Some of this I just don’t understand!
AnonymousSeptember 17, 2006 at 12:22 am
The saga continues!
I have had new nerve testing from 2 different neuros over the last month. They also have done a ton of bloodwork even testing for Lyme (sp?) Disease.
Both have said the same thing. Everything is normal except that I do have a bunch of nerve damage, and I have no active demylination. They both have said that they think most likely I will not get any better due to the nerve damage and that this explains the continuing tinglning, numbness, and severe fatigue.
The doc in Seattle is now battling my insurance for several months of IVIG, after which he says he is ready to certify me totally disabled.
My question is, if there is no active demylination, and the symptoms are due to the permanent nerve damage, how will the IVIG help?
AnonymousSeptember 17, 2006 at 2:33 am
Hutch, you don’t seem to have a diagnosis, am I right that ‘no active demyelination’ means no demyelination, in which case you do not have a demyelinating neuropathy but one due to some other cause. Without a diagnosis I cannot suggest any specific treatment and IVIG is really for auto-immune disorders. Keep pressing the neurologist to establish if possible, a diagnosis. Bear in mind that a large proportion of people with proven neuropathy have no cause found so treatment becomes empirical ie; guessork. DocDavid
AnonymousSeptember 17, 2006 at 11:30 am
Sorry for the confusion, but I do have a diagnosis. It is CIDP. I do have elevated protein in my spinal fluid and all of the symptoms associated with CIDP. The confusion is the lack of current demylination. Apparently there is none.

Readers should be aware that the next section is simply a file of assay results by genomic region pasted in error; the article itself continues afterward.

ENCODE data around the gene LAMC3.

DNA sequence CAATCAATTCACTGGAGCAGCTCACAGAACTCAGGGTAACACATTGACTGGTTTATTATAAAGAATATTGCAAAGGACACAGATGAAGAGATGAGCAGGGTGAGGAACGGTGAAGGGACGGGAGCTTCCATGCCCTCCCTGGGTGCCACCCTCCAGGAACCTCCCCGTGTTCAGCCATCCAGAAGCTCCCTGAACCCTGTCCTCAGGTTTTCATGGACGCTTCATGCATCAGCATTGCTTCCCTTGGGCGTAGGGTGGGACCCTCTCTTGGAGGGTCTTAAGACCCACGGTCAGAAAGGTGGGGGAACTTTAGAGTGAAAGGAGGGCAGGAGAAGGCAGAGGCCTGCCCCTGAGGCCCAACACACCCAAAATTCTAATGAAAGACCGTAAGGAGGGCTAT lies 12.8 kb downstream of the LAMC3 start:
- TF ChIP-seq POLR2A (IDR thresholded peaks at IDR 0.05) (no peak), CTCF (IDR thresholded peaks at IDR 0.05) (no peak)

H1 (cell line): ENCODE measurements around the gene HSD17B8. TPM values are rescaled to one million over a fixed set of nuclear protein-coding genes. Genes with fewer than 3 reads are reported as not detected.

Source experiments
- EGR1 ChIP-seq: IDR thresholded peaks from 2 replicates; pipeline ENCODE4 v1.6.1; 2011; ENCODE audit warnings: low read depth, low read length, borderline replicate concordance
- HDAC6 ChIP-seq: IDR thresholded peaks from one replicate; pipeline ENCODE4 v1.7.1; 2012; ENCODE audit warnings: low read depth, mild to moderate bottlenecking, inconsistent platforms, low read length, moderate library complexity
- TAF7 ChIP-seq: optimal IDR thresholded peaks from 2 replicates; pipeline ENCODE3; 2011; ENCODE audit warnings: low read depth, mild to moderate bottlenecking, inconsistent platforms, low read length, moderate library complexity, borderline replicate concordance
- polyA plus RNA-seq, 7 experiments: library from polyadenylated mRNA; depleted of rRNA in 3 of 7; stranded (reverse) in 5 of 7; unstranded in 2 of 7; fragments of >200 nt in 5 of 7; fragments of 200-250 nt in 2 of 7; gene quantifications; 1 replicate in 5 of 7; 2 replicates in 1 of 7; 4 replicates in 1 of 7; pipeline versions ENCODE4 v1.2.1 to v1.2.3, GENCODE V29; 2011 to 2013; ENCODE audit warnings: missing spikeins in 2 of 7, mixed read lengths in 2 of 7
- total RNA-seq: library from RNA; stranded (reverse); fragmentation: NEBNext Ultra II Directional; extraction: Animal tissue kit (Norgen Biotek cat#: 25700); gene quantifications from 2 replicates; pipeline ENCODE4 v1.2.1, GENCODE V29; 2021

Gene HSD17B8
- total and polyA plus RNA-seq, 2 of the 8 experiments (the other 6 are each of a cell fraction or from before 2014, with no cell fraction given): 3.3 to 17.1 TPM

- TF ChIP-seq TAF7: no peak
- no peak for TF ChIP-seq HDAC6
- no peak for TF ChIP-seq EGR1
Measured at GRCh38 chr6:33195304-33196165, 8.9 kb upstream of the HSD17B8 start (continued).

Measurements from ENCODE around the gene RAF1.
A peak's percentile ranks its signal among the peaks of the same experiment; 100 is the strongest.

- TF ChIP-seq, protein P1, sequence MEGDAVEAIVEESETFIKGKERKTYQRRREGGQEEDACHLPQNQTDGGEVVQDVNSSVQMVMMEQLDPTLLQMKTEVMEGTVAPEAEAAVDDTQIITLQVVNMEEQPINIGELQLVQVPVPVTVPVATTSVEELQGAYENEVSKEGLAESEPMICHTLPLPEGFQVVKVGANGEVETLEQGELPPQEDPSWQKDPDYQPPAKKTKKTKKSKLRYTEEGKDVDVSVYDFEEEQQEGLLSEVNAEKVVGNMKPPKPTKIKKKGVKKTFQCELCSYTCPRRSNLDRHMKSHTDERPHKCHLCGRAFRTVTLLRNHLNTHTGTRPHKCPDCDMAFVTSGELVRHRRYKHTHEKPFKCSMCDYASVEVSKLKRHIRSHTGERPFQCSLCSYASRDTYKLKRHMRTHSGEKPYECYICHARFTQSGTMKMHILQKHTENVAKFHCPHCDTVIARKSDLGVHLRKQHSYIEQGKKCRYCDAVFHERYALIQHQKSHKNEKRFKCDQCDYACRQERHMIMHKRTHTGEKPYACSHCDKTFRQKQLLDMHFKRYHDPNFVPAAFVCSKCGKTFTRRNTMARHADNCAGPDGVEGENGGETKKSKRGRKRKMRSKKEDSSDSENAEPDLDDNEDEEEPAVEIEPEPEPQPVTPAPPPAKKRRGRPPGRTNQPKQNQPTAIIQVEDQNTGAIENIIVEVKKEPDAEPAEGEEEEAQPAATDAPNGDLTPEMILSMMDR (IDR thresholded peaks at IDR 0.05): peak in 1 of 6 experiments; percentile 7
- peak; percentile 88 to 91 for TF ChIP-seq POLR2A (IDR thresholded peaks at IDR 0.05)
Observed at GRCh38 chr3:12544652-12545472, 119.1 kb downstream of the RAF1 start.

I guess that is good because the CIDP is not progressing at this point. My symptoms have not gotton any better however, which the doctors seem to think is due to the permanent nerve damage.
If this is true, it doesn’t make much sense to me that the IVIG will help any at all. Am I wrong on this?
AnonymousSeptember 17, 2006 at 9:59 pm
These are only guesses, but they fit with my observations about the symptoms I experience. Still, your best course is to ask your neurologist what he means by “active demyelination”.
When I was first diagnosed, my NCV studies were classic for CIDP. A year later, the demyelination was significantly decreased, although I still had some. That is, I had more nerves myelinated than the previous year. In that sense, I did not have “active demyelination.” My guess is that this is what your neurologist meant.
However, I still have symptoms, responsive to treatment, but with relatively rapid relapse. So while overall I have more myelin than a year ago, the only reason that I do is that the treatments worked. Even if we ever get to the point where the NCV studies look normal, I doubt that I will ever be without some sort of treatment. What specifically about your NCV studies leads them to believe that your nerves are irreversibly damaged?
As another guess, just because you have damaged nerves, that does not mean that you won’t continue to have demyelination of the remaining decent nerves. I suspect the extra IVIg is to help keep your remaining decent nerves from getting further damaged. If I am right, then I hope the doctor is not planning on dropping the treatments once you are declared disabled.
As a final guess, I suspect NCV studies are not particularly subtle. The entire nerve bundle is stimulated, and the velocity down some relatively large fraction of the aggregate is measured. I could be wrong about this, but if a few individual nerves are demyelinated while the majority are not, then the NCV might look normal even with some demyelination. I don’t know if that would be enough to cause symptoms, though.
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